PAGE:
May 18, 2004 by

Tony Randall


Categories: Actors, Hollywood

trandall.jpgTony Randall, the Emmy Award-winning actor best known for playing one-half of TV’s “The Odd Couple,” died on May 17 of complications from a long illness. He was 84.
Born Leonard Rosenberg in Tulsa, Okla., Randall attended Northwestern University in Chicago then moved to New York City to study drama at Columbia University and the Neighborhood Playhouse School of Theatre. At 19, he made his stage debut in “The Circle of Chalk.” It would mark the beginning of a successful six-decade career on stage and screen.
After serving in the U.S. Army Signal Corps during World War II, Randall returned to New York to perform in bit parts on radio soap operas and early television shows. He launched his movie career in the late 1950s, playing “best friend” parts in several Rock Hudson-Doris Day movies.
Randall became a household name in 1970, playing the fastidious Felix Unger opposite slob roommate Oscar Madison (played by Jack Klugman) on “The Odd Couple.” Based on the Neil Simon play and movie of the same name, the ABC sitcom aired for five seasons in primetime and more than two decades in syndication. Randall received five Emmy nominations, and won the award for Lead Actor in a Comedy Series in 1975 — just after the show’s original run was canceled.
Randall next played the lead in two short-lived sitcoms, “The Tony Randall Show” and “Love, Sidney.” He hosted the PBS opera series, “Live From the Met,” and took supporting roles in more than a dozen movies, including “It Had to Be You,” “Fatal Instinct” and “Down With Love.” Randall was a fixture on David Letterman’s talk shows, appearing more than 70 times. When Letterman vacated his NBC timeslot in 1993, Randall was a guest on the debut of its replacement, “Late Night With Conan O’Brien.” For his many contributions to the entertainment industry, he received a star on the Hollywood Walk of Fame in 1998.
In recent years, Randall returned to his theatre roots. He put up $1 million of his own money to found the National Actors Theatre in 1991. The company’s first production was a revival of Arthur Miller’s “The Crucible,” starring Martin Sheen and Michael York. Randall reunited with Klugman in the NAT production of “Three Men on a Horse” and in an eight-week national tour of “The Odd Couple.” He also starred in the company’s Tony Award-winning staging of “M. Butterfly.”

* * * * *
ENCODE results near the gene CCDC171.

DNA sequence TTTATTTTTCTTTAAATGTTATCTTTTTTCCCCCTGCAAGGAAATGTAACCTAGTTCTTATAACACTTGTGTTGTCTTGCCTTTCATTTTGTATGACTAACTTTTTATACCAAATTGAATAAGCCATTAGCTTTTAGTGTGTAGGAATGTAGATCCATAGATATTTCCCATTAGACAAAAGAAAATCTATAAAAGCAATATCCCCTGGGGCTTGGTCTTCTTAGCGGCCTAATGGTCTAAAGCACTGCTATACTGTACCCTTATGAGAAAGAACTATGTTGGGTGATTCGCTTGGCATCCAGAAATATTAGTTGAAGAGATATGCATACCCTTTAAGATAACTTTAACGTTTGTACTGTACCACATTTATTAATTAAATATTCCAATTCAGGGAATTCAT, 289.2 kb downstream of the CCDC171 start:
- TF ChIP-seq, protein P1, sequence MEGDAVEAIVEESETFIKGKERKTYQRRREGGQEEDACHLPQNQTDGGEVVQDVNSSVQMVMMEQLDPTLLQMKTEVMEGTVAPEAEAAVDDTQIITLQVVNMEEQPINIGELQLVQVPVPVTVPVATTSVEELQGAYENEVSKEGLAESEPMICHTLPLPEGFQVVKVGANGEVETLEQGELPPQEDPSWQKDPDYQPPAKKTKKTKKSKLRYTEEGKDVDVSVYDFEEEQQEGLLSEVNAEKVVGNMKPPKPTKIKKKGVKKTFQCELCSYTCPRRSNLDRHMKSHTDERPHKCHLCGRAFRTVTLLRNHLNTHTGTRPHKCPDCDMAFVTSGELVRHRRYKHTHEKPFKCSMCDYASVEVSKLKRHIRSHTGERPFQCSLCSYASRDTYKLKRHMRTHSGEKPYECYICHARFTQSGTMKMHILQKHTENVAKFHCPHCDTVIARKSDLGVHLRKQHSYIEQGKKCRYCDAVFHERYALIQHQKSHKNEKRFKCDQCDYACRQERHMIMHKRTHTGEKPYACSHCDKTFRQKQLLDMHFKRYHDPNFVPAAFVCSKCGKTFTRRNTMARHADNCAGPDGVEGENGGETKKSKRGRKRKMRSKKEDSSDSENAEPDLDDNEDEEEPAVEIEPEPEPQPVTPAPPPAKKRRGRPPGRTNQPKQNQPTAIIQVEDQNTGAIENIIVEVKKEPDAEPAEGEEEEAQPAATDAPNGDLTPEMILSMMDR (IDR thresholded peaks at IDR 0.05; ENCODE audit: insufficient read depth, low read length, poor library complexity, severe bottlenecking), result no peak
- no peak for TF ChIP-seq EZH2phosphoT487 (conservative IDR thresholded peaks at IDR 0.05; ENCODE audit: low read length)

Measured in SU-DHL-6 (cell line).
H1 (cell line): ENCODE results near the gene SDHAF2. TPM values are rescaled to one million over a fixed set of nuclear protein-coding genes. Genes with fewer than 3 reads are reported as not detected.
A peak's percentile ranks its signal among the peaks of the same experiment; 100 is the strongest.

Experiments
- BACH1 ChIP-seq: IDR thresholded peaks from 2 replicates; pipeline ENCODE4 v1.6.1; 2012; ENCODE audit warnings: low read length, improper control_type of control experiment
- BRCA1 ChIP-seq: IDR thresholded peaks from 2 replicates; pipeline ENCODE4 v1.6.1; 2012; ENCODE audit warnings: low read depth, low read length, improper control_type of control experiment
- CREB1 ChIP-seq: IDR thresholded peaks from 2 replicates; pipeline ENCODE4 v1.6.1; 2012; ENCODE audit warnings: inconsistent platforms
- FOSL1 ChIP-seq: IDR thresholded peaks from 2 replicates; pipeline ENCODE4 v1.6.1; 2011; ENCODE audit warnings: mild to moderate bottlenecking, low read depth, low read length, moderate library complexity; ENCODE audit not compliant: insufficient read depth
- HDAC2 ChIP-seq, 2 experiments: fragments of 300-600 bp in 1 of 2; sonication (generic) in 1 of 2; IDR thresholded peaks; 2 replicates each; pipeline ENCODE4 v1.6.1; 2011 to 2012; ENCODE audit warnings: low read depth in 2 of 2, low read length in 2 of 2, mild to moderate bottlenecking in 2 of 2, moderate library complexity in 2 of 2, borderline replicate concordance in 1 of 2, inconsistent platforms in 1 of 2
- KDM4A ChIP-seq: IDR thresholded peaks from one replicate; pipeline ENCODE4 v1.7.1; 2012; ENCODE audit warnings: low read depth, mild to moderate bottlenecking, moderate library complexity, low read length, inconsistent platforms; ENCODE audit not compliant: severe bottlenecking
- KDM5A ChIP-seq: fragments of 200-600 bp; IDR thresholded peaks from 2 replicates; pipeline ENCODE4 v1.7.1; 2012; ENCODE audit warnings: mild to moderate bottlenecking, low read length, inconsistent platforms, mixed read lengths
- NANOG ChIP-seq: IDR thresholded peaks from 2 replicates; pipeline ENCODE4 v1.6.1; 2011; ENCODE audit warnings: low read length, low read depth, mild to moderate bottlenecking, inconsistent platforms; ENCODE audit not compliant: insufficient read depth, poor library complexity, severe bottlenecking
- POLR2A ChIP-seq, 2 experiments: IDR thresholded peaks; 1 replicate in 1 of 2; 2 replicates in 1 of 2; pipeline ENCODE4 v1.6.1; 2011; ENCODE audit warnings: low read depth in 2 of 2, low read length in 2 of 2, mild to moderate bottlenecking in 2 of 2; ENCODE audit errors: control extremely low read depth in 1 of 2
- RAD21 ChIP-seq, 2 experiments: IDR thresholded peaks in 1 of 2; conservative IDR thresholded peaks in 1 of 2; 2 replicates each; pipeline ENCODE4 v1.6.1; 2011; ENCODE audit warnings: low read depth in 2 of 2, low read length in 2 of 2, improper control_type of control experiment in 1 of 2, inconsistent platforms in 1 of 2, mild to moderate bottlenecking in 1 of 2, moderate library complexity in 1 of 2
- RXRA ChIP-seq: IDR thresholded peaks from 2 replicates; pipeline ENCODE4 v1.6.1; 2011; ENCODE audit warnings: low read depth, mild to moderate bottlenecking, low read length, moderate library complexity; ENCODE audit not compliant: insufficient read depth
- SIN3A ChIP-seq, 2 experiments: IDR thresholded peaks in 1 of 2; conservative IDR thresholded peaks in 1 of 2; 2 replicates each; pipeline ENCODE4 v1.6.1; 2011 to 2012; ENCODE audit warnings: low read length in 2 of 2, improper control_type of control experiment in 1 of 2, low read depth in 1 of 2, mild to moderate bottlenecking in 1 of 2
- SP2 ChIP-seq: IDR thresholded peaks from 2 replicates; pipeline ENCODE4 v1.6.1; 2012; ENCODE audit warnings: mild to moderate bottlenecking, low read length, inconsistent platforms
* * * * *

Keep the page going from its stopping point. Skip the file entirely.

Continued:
Randall was married to his college sweetheart, Florence Gibbs, for 54 years until she died of cancer in 1992. Three years later, he married actress Heather Harlan, who was 50 years his junior. Former New York Mayor Rudolph Giuliani performed the ceremony. At the age of 77, Randall became a father for the first time. Julia Laurette Randall was born in 1997 and Jefferson Salvini Randall arrived in 1998.
Last year, while speaking before the National Funeral Directors Association, Randall said his fantasy send-off would involve President George W. Bush and Vice President Dick Cheney showing up to pay their respects and getting turned away because he didn’t like them. Funerals, Randall said, should be a celebration of life and “a touch of humor doesn’t hurt a bit.”

8 Responses to Tony Randall

  1. Ethan

    I met and interviewed Tony Randall a little less than a year ago in his NYC apartment. He was generous and funny, and he even laughed at a couple of my jokes. It was pouring rain, and I will always remember how he called me “uncommonly courteous” for removing my shoes before entering his home.
    We discussed the actors who starred with him in “Will Success Spoil Rock Hunter?,” and he realized that he was the only one still alive. “I’m the sole survivor!” he said, sadly but somehow excitedly. Coming to terms with one’s own mortality is not a very easy thing to do, but, in the very brief time that I spent with him, he seemed to be handling it as well and graciously as anyone could.
    I consider myself very fortunate to have spoken with this very great actor and kind man.

  2. JEF

    I did not know that Tony Randall died, I am sorry to have heard this, I was watching Good Morning America, and heard something about, Tony Randall is not with us. Yes! I thought he was a funny guy, in the Odd Couple, and I would laugh very hard and that is good medicine.

  3. pauline pratt

    i lived in the bahamas, everynight i stayed up just to watch the odd couple i loved tony randall in it, because he was such a clean freak. every night my cable company puts on re runs and i still enjoy it. RIP “FELIX UNGAR”

  4. Keith R. Wood

    His greatest role was that of the Seven Faces of Dr Lao. From pure humor to that philosophic talk, he really did something which few other actors could have done. Thank you, Doctor, for making us all a part of the Circus of Dr Lao.

  5. Nate Robinson

    I’m sorry I never got to know him better although the times I remember spending with him when I was younger were very nice. I remember him picking me up by my ears this one time! It is indeed a great loss for the acting world with him gone now. I’m sure these comments would have meant quite a lot to him.
    Nate, Tony Randall’s grandnephew.

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